Initially, there was concern over creating a story about a lead who would become an assassin (as Puss was hired to kill Shrek in Shrek 2). During development, a decision was made to showcase Puss in Boots as someone who was running from the law and had a legendary past. This helped ensure that the plot wasn't too morally ambiguous and sending the wrong message to the audience. More details including the master plan of Humpty Dumpty, the introduction of Kitty Softpaws, and the inclusion of Jack and Jill helped further refine the overall story.

In late 2009, Guillermo del Toro officially signed on as executive producer after having significant creative involvement.[5] His most drastic contribution was rewriting the character of Humpty Dumpty, who was more of a traditional villain in early production. He had suggested making him similar to Leonardo da Vinci, having wild ideas and contraptions that would help him and Puss get out of danger. This also led to creating a stronger bond between the two leads, being sworn brothers that went on different paths. Guillermo del Toro would also help flesh out the city of San Ricardo and create a greater sense of dread and danger compared to the other Shrek films.

A major aspect of the film that proved challenging was the inclusion of the Giant from "Jack and the Beanstalk" as a major antagonist. Having already figured out the Land of Giants, actually implementing the Giant itself was a newfound difficulty. Initially, the filmmakers researched giant folklore, and created a character who would remain extremely faithful to his fairy tale counterpart. As production commenced, it was agreed that his presence was "too predictable," despite having minor tweaks to make the character more interesting (including him creating giant traps inspired by Don Quixote). In the end, the Giant was killed off-screen in order to subvert fairy tale tropes, keeping the Shrek traditions alive.

Actors Zach Galifianakis and Billy Bob Thornton both expressed enthusiasm with performing their respective characters, Humpty and Jack. Neither had done an animated role prior, and wanted to take on a challenge for their careers. Both actors were also given freedom to improvise as their characters with minimal direction. Amy Sedaris, who previously worked with Miller on Shrek the Third, similarly improvised her lines. She'd even had over 50 versions of a singular line of dialogue. During voice recordings, Antonio Banderas would hold a replica of the famous sword to further get into character. In early 2010, Banderas said in an interview that he had completed the first recordings for Puss.[6] Salma Hayek's sessions were reportedly easy for her, as having worked with Banderas in many productions, she could imagine what he'd say as his character to help her with line delivery.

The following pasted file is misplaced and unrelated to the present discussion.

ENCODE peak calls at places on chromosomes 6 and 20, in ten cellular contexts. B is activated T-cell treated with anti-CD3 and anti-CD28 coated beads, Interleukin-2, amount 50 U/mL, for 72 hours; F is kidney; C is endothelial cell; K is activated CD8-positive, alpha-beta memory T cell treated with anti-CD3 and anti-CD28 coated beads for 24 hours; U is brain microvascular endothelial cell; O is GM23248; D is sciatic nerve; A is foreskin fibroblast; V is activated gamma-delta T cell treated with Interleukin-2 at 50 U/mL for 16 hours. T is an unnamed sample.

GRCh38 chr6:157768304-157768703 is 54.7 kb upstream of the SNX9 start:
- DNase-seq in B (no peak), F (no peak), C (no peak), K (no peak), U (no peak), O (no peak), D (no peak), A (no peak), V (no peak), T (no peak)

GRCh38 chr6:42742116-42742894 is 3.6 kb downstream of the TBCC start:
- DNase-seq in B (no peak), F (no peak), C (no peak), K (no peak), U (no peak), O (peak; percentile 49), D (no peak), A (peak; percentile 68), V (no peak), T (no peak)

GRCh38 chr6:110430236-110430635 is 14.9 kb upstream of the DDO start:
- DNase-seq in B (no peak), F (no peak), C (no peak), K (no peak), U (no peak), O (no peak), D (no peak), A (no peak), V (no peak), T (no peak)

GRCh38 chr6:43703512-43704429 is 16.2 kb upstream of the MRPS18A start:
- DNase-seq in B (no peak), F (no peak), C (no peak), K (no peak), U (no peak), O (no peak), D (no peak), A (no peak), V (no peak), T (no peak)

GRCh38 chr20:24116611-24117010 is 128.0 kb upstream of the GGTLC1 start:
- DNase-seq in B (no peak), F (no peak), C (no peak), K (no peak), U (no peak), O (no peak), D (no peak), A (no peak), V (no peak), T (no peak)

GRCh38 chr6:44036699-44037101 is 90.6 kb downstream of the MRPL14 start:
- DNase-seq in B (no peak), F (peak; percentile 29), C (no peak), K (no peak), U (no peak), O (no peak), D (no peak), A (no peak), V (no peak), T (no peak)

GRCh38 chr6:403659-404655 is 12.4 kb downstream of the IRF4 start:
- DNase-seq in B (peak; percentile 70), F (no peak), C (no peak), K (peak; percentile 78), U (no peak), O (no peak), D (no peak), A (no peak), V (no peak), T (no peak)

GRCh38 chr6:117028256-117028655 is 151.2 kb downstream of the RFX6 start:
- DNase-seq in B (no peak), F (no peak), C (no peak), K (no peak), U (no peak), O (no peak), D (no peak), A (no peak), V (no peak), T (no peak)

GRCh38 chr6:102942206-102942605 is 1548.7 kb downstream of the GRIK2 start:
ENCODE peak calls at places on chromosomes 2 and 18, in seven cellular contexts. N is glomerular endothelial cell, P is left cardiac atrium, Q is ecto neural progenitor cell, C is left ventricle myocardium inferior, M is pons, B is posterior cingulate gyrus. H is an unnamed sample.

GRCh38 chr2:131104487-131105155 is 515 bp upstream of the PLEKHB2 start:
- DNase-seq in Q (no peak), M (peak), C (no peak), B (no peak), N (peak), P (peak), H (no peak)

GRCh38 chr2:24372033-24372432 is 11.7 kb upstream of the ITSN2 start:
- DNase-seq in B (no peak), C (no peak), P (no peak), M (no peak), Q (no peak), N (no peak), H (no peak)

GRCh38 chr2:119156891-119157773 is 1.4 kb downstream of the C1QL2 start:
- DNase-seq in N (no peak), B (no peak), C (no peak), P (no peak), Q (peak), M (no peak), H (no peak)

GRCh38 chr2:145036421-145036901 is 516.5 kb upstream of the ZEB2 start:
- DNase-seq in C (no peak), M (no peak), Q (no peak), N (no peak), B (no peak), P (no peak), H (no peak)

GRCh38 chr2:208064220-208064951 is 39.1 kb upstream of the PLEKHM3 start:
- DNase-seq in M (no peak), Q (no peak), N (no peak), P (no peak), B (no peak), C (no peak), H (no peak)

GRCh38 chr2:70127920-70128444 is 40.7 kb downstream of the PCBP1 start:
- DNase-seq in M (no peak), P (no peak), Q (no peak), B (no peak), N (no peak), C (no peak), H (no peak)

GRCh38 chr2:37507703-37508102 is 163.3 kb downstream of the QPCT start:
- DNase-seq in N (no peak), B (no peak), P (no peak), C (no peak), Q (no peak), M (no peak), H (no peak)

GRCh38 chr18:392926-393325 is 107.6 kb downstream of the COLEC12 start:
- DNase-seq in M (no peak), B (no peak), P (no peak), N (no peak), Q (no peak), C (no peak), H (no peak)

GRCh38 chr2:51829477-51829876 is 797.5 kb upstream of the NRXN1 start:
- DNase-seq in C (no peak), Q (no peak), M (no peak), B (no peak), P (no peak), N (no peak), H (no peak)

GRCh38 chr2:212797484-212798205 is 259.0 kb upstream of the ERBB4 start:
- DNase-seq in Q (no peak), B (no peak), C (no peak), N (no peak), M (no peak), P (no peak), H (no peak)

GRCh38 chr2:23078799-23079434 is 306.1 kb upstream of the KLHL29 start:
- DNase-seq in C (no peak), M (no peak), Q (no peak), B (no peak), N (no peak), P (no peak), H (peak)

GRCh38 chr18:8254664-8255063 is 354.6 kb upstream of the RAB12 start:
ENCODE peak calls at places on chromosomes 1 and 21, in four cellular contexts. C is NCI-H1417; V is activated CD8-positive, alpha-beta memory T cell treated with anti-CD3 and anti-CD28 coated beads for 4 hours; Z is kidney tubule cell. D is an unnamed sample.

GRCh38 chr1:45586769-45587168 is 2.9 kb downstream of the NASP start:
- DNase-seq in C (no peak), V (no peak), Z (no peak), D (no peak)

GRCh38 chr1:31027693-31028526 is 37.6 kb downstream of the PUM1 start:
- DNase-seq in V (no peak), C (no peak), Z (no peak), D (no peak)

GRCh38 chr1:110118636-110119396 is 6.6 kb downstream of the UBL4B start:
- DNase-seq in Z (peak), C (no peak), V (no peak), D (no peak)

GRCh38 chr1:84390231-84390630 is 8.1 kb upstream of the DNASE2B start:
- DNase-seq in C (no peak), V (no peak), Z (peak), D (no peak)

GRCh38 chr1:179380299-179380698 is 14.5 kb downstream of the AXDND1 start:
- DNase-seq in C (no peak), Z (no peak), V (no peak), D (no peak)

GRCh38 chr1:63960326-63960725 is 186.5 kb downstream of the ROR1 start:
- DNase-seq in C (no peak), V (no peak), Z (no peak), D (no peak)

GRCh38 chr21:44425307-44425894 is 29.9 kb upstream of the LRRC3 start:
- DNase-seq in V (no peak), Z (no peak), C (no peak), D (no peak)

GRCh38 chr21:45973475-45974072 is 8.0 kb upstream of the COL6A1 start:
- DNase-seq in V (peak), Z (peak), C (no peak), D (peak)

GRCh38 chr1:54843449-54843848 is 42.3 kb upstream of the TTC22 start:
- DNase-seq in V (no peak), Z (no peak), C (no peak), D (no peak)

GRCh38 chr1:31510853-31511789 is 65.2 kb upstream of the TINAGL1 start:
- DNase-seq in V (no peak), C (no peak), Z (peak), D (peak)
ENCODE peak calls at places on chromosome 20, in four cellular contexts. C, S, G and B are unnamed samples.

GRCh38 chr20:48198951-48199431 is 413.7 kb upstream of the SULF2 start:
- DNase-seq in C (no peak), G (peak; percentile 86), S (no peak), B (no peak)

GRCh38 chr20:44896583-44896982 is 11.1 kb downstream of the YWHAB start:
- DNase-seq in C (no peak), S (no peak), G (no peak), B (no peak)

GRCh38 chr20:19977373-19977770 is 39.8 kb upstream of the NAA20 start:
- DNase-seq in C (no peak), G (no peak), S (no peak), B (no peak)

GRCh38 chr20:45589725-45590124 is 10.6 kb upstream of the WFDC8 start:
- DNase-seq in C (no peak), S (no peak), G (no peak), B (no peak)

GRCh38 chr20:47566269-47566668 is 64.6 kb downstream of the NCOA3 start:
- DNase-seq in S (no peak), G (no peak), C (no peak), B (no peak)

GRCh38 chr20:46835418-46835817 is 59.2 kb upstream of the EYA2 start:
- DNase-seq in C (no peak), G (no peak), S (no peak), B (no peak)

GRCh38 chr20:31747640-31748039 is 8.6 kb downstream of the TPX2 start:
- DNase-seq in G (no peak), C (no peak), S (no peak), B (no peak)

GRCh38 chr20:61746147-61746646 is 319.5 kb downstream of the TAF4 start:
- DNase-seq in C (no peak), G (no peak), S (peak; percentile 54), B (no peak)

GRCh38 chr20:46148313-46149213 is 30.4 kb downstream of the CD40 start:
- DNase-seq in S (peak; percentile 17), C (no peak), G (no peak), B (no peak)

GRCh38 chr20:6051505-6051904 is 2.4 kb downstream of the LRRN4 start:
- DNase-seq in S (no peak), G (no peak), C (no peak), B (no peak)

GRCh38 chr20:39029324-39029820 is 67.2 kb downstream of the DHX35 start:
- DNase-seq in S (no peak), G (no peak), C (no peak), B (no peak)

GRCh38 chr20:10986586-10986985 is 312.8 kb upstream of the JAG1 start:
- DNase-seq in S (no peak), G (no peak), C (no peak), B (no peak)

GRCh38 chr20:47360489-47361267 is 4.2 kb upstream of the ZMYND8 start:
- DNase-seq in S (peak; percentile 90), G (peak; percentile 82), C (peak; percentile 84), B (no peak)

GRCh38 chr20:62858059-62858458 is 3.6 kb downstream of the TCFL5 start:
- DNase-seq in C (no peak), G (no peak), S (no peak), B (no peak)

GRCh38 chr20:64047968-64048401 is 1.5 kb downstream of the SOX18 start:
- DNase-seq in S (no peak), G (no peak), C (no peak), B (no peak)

Reception

Despite the soured reputation of the Shrek franchise, the film was met with mostly positive reviews from critics and audiences. Much of the praise was given towards its humor, mostly deriving from cat-centric gags and how it was able to stand tall without Shrek's involvement. Although there was criticism towards the lack of story focus and character development- which was either irrelevant to the experience or ruined it for some. It has become divisive amongst fans however. Some consider it better than the entire Shrek film series or a middling spin-off that left no impact.

The film would gross $555 million, which was less than the last three Shrek films, but still considered a blockbuster success.

Sequel

Because of the combined critical and commercial success, a sequel was quickly greenlit. Chris Miller was slated to return to direct with Guillermo del Toro also taking the executive producer role again. In late 2012, two drafts were reportedly completed, with Miller intending to take Puss to "more exotic places" and wanted a true spaghetti western. Antonio Banderas confirmed in April 2014 that work on the Puss in Boots sequel officially begun. Two months later, the title of Puss in Boots 2: Nine Lives & 40 Thieves was revealed. The project would remain in development hell for almost a decade due to management shifts at DreamWorks- leading to some believing the project had been shelved. Eventually, a different sequel, Puss in Boots: The Last Wish, would release in 2022 to much higher critical praise.

Marketing

The first teaser trailer was released on March 4, 2011 and was shown in front of Rango. This particular trailer features the song "I Know You Want Me (Calle Ocho)" by Pitbull.

A full-length theatrical trailer was also shown in front of screenings of Kung Fu Panda 2, Mr. Popper's Penguins, The Lion of Judah, Cars 2, Spy Kids 4: All the Time in the World, Winnie the Pooh, and The Smurfs.

Trivia

  • This film is notably darker and more serious than the previous films. This tradition would continue in its sequel, Puss in Boots: The Last Wish, which is arguably more dark.
  • Originally, the movie was set for release in 2012. When Shrek 5 was initially scrapped, it was moved up to 2011.
  • The film was teased at the end of Shrek Forever After. When Shrek returned the Shrek book back to the bookshelf, a Puss in Boots book was next to it.
  • Puss in Boots is Antonio Banderas and Salma Hayek's sixth film together (the first five being Desperado, Four Rooms, Frida, Spy Kids 3-D: Game Over, and Once Upon A Time In Mexico).
  • Shrek and Princess Fiona were once rumored to return. This was quickly confirmed as false, since the film was a prequel set "years before the original Shrek."
  • This was released on the 10th anniversary of the first Shrek movie in 2011.
  • During the marketing campaign of The Muppets (2011), there were spoof trailers making fun of 2011 blockbuster releases. When the film was closer to release, one final trailer called "The Final Muppets Parody Trailer" crammed several titles that would've been spoofed had the marketing team gotten more time. One of these was "Fuss in Boots," a parody of the Puss in Boots film- featuring Pepe the King Prawn and Fozzie the Bear with his "fart shoes." Flamenco music akin to the film's soundtrack was also present.
  • Puss in Boots was the third Highest-Grossing animated film of the year, behind Cars 2 (#2) & Kung Fu Panda 2 (#1).

Gallery

References

External links